Melissa Conrad Stöppler, MD, is a U.S. board-certified Anatomic Pathologist with subspecialty training in the fields of Experimental and Molecular Pathology. Dr. Stöppler's educational background includes a BA with Highest Distinction from the University of Virginia and an MD from the University of North Carolina. She completed residency training in Anatomic Pathology at Georgetown University followed by subspecialty fellowship training in molecular diagnostics and experimental pathology.
Jay W. Marks, MD, is a board-certified internist and gastroenterologist. He graduated from Yale University School of Medicine and trained in internal medicine and gastroenterology at UCLA/Cedars-Sinai Medical Center in Los Angeles.
PBS/IC has a variable clinical course, meaning that symptoms can appear and disappear over time. Moreover, the intensity of symptoms varies among individuals and even within the same individual over time.
The cause of PBS/IC is unknown, but abnormalities in the leakiness or structure of the lining of the bladder are believed to play a role in the development of PBS/IC.
The diagnosis of PBS/IC is based on the symptoms, an abnormal potassium sensitivity test (PST), and elimination of other conditions that may be responsible for the symptoms.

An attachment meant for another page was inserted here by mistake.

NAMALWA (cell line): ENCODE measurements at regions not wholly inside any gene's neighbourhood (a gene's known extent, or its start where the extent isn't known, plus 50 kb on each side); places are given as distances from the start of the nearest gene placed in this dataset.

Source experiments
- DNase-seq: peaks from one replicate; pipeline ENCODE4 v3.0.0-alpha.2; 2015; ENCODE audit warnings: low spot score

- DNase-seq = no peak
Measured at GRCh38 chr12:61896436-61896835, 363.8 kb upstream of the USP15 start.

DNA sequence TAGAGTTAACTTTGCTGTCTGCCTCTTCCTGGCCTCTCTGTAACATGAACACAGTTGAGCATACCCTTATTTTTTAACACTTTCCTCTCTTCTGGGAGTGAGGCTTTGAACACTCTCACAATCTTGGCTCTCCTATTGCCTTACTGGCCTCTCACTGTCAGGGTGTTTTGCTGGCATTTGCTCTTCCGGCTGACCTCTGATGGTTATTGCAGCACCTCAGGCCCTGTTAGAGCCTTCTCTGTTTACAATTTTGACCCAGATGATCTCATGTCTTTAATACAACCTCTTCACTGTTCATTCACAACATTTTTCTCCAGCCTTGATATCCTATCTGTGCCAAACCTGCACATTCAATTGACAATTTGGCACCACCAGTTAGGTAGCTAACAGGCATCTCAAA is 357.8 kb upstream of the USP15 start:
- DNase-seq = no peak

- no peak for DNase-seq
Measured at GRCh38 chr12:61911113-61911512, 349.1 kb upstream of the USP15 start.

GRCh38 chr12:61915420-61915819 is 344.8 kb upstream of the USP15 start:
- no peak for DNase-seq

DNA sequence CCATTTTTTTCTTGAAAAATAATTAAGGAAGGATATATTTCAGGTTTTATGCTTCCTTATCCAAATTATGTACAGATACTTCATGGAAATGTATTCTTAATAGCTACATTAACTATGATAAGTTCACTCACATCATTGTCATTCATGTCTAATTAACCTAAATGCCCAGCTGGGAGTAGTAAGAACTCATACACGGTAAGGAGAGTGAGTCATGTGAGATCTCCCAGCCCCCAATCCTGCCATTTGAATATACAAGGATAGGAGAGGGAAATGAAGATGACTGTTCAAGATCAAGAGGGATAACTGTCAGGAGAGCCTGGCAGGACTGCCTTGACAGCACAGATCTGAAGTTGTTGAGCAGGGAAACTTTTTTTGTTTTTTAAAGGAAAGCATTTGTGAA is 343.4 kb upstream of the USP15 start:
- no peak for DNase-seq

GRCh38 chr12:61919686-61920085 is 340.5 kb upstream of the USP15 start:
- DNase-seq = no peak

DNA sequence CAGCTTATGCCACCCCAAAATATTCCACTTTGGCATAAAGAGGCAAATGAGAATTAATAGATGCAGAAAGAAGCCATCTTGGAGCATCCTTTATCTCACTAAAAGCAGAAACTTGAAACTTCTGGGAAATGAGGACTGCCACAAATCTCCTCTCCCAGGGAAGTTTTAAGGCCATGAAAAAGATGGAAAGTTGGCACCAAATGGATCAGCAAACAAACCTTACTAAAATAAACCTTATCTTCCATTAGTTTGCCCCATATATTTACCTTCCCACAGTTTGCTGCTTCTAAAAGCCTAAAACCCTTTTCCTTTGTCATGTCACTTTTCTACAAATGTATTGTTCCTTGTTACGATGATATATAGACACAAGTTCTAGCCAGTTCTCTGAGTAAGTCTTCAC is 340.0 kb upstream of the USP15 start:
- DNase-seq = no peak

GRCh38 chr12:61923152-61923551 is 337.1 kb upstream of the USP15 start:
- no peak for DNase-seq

Treatment for PBS/IC most commonly utilizes heparinoid drugs to help restore integrity of the bladder lining along with other oral medications. Bladder distension and intravesical drug therapy are other treatments that may provide relief in PBS/IC.
Overview of urinary function
The urinary system consists of the kidneys, ureters, bladder, and urethra. The kidneys, a pair of purplish-brown organs, are located below the ribs toward the middle of the back. The kidneys remove water and waste from the blood in the form of urine, keeping a stable balance of salts and other substances in the blood. The kidneys also produce erythropoietin, a hormone that stimulates the formation of red blood cells. Narrow tubes called ureters carry urine from the kidneys to the bladder, a triangle-shaped, muscular chamber in the lower abdomen. Like a balloon, the bladder's muscular, elastic walls relax and expand to store urine and contract and flatten when urine is emptied through the urethra. The typical adult bladder can store about 1 ½ cups of urine.
Adults urinate about 1 ½ quarts of urine each day. The amount of urine varies depending on the fluids and foods a person consumes. The volume formed at night is about half that formed during the day.
Normal urine contains fluids, salts and waste products, but it is free of bacteria, viruses, and fungi. The tissues of the bladder are isolated from urine and toxic substances by a coating on the inside of the bladder that discourages bacteria from attaching and growing on the bladder wall.
Interstitial cystitis (IC) refers to a clinical syndrome characterized by
symptoms including chronic urinary urgency (feeling the need to urinate
immediately) and frequency (frequent urination). Pelvic pain may or may not be
the wall of the bladder is inflamed, this can lead to pain and soreness in the
bladder and pelvic areas.
A urinalysis is simply an analysis of the urine. It is a very common test that can be performed in many healthcare settings including doctors' offices, urgent care facilities, laboratories, and hospitals.